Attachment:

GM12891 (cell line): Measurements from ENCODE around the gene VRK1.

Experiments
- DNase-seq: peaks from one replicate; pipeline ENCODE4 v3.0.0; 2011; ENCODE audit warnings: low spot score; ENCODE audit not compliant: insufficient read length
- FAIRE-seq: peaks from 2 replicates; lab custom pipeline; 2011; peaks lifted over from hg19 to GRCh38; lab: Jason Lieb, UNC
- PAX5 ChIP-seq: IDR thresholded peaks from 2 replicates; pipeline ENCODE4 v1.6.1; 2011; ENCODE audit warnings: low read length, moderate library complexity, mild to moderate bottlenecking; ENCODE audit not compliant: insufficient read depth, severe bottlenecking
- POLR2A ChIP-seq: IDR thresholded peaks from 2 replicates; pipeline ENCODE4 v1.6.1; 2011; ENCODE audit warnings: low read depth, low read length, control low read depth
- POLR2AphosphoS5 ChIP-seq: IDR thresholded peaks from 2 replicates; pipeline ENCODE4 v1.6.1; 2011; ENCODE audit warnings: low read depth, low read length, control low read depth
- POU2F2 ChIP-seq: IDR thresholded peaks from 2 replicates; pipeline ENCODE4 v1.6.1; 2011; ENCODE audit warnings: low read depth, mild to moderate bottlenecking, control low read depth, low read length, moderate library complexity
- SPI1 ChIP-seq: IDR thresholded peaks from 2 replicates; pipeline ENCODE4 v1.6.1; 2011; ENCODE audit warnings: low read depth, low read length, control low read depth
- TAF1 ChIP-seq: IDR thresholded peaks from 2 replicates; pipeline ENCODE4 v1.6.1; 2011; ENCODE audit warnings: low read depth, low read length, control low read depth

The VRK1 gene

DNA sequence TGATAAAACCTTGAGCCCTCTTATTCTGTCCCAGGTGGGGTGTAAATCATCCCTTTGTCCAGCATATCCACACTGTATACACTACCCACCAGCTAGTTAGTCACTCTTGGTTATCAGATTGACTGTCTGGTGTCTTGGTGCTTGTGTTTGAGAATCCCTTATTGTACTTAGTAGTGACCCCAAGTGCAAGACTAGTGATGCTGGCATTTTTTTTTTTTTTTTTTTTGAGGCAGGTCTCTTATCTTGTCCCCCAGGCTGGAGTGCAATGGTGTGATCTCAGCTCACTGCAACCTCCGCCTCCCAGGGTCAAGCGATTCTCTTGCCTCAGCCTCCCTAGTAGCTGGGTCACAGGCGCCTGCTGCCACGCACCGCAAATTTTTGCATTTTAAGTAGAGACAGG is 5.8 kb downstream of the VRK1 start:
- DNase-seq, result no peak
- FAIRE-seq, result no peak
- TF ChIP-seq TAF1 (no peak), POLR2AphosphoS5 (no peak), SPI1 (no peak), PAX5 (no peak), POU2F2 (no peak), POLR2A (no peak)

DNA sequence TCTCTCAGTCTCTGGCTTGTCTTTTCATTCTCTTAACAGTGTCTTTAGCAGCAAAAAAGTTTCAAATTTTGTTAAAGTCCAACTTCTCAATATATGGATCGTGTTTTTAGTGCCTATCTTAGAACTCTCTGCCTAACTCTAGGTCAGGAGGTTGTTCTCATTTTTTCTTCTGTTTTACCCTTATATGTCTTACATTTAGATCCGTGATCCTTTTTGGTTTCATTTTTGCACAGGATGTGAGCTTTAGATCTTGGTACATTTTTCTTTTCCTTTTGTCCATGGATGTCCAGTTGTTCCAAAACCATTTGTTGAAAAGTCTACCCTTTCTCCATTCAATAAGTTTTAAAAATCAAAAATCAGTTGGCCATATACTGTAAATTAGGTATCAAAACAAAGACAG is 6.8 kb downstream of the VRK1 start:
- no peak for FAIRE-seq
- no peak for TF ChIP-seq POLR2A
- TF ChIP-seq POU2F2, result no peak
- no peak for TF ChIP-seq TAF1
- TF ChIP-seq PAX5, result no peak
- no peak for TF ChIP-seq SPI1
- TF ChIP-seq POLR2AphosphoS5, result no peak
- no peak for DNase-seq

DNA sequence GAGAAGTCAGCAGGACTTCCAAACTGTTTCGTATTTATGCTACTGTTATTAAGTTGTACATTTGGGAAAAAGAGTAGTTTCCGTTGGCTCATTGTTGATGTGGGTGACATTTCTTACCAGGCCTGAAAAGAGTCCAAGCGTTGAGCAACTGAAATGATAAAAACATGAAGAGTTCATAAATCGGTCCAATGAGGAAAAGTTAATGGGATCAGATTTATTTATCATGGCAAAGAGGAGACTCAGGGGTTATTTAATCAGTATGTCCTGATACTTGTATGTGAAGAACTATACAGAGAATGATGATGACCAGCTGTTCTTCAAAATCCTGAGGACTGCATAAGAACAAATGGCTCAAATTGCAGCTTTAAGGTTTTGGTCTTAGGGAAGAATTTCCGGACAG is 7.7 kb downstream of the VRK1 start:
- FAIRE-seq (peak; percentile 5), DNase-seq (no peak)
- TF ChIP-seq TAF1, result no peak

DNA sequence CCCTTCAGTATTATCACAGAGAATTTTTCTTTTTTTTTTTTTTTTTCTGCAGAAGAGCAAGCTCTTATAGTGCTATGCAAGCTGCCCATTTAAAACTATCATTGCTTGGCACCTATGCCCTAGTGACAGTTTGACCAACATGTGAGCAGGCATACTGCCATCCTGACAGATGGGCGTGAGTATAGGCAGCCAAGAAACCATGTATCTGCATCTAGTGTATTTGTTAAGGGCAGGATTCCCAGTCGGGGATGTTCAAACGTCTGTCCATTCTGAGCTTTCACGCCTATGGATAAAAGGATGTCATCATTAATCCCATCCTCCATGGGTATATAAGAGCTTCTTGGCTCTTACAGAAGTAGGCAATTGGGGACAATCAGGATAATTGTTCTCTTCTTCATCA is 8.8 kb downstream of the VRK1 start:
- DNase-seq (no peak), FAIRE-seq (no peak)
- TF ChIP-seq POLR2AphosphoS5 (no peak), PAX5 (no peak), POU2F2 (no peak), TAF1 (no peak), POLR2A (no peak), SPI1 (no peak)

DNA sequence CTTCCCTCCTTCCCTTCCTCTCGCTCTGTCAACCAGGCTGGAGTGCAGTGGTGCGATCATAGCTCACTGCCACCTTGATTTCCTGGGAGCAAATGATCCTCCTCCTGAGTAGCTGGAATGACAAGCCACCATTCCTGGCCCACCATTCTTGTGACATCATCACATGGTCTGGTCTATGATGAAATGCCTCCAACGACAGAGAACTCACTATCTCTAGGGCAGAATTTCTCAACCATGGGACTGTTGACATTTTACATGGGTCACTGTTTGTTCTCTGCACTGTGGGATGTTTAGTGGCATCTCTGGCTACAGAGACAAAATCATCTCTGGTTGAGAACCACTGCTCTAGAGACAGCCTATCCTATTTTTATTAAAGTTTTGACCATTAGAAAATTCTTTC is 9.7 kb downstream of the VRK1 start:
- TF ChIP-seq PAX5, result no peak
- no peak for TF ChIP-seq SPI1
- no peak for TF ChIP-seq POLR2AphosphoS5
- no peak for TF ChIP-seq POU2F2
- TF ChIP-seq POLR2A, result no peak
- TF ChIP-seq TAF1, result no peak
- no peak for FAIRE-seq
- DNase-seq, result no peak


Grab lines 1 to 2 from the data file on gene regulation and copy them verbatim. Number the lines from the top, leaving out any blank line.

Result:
GM12891 (cell line): Measurements from ENCODE around the gene VRK1.

Experiments